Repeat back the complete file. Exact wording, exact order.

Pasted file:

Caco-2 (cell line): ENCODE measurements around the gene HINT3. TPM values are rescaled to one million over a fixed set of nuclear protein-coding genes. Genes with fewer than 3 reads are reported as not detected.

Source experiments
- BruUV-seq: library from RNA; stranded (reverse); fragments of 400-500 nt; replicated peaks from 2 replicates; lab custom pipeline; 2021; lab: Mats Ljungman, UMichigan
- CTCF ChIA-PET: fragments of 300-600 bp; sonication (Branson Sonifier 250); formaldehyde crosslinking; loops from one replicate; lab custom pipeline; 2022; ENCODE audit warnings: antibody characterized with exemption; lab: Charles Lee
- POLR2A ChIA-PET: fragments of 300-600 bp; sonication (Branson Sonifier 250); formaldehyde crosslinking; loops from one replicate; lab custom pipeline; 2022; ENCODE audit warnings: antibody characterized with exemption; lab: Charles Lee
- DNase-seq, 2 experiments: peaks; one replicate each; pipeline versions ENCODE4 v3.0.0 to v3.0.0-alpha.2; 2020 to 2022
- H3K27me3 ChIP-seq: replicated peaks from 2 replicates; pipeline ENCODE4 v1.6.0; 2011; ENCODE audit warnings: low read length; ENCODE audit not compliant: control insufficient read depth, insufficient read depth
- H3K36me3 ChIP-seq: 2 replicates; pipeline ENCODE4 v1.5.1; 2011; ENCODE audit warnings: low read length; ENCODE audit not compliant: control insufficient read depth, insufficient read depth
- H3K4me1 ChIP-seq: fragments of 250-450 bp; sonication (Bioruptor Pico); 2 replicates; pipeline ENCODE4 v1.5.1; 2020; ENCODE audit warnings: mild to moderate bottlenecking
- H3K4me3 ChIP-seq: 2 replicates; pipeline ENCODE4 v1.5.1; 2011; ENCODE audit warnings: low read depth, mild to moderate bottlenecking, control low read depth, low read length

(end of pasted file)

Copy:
Caco-2 (cell line): ENCODE measurements around the gene HINT3. TPM values are rescaled to one million over a fixed set of nuclear protein-coding genes. Genes with fewer than 3 reads are reported as not detected.

Source experiments
- BruUV-seq: library from RNA; stranded (reverse); fragments of 400-500 nt; replicated peaks from 2 replicates; lab custom pipeline; 2021; lab: Mats Ljungman, UMichigan
- CTCF ChIA-PET: fragments of 300-600 bp; sonication (Branson Sonifier 250); formaldehyde crosslinking; loops from one replicate; lab custom pipeline; 2022; ENCODE audit warnings: antibody characterized with exemption; lab: Charles Lee
- POLR2A ChIA-PET: fragments of 300-600 bp; sonication (Branson Sonifier 250); formaldehyde crosslinking; loops from one replicate; lab custom pipeline; 2022; ENCODE audit warnings: antibody characterized with exemption; lab: Charles Lee
- DNase-seq, 2 experiments: peaks; one replicate each; pipeline versions ENCODE4 v3.0.0 to v3.0.0-alpha.2; 2020 to 2022
- H3K27me3 ChIP-seq: replicated peaks from 2 replicates; pipeline ENCODE4 v1.6.0; 2011; ENCODE audit warnings: low read length; ENCODE audit not compliant: control insufficient read depth, insufficient read depth
- H3K36me3 ChIP-seq: 2 replicates; pipeline ENCODE4 v1.5.1; 2011; ENCODE audit warnings: low read length; ENCODE audit not compliant: control insufficient read depth, insufficient read depth
- H3K4me1 ChIP-seq: fragments of 250-450 bp; sonication (Bioruptor Pico); 2 replicates; pipeline ENCODE4 v1.5.1; 2020; ENCODE audit warnings: mild to moderate bottlenecking
- H3K4me3 ChIP-seq: 2 replicates; pipeline ENCODE4 v1.5.1; 2011; ENCODE audit warnings: low read depth, mild to moderate bottlenecking, control low read depth, low read length